American Studies ETDs

Publication Date

Fall 11-27-2017


In the early 2000’s, “bullying” became the new center of LGBTQ justice organizing. As part of this development a bullied subject emerged. This bullied person on whose behalf liberation was being sought took various forms from the bullied school shooter, to the cyberbullying victim, to the bullied suicidal queer. As the subtitle of my dissertation suggests, I focus on “managing violence through the discourse of bullying.” This marks a two part process: how the discourse of bullying manages to do violence and how it manages populations biopolitically. This study tackles one of the core paradoxes that inform the formation of these bullied subjects—that is, the terms by which experiences of harassment, assault, and oppression are objected to are often routed through structures of racialized gendered and sexual violence. The grammars that govern the intelligibility of the bullied subject’s victimization, I argue rest on normative logics of differential valuation where racialized gender and sexuality work to afford some bullied subjects recognition of their victimization through rendering queer of color existence disposable, girls worse bullies than those that sexually assault them, justice conditioned on state-sanctioned racial and heteronormative violence, and the very possibility of queer futurity requiring our collective complicity in queer disposability and elimination in the present. By offering three case studies—the bullied school shooter, the cyberbullying victim, and the bullied suicidal queer—this study reveals what happens when forms of violence are offered recognition as “bullying” and toward what end.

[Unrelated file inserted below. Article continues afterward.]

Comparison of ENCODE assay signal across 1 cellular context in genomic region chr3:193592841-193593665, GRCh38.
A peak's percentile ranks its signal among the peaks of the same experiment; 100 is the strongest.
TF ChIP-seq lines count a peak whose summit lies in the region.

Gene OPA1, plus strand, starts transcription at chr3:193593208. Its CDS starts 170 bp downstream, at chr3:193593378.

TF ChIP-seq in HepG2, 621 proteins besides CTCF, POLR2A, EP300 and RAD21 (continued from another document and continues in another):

bullying, queer, comparative racialization, feminist, gay panic

Document Type


Degree Name

American Studies

Level of Degree


Department Name

American Studies

First Committee Member (Chair)

Alexander S. Lubin

Second Committee Member

Alyosha Goldstein

Third Committee Member

Ann V. Murphy

Fourth Committee Member

Chandan Reddy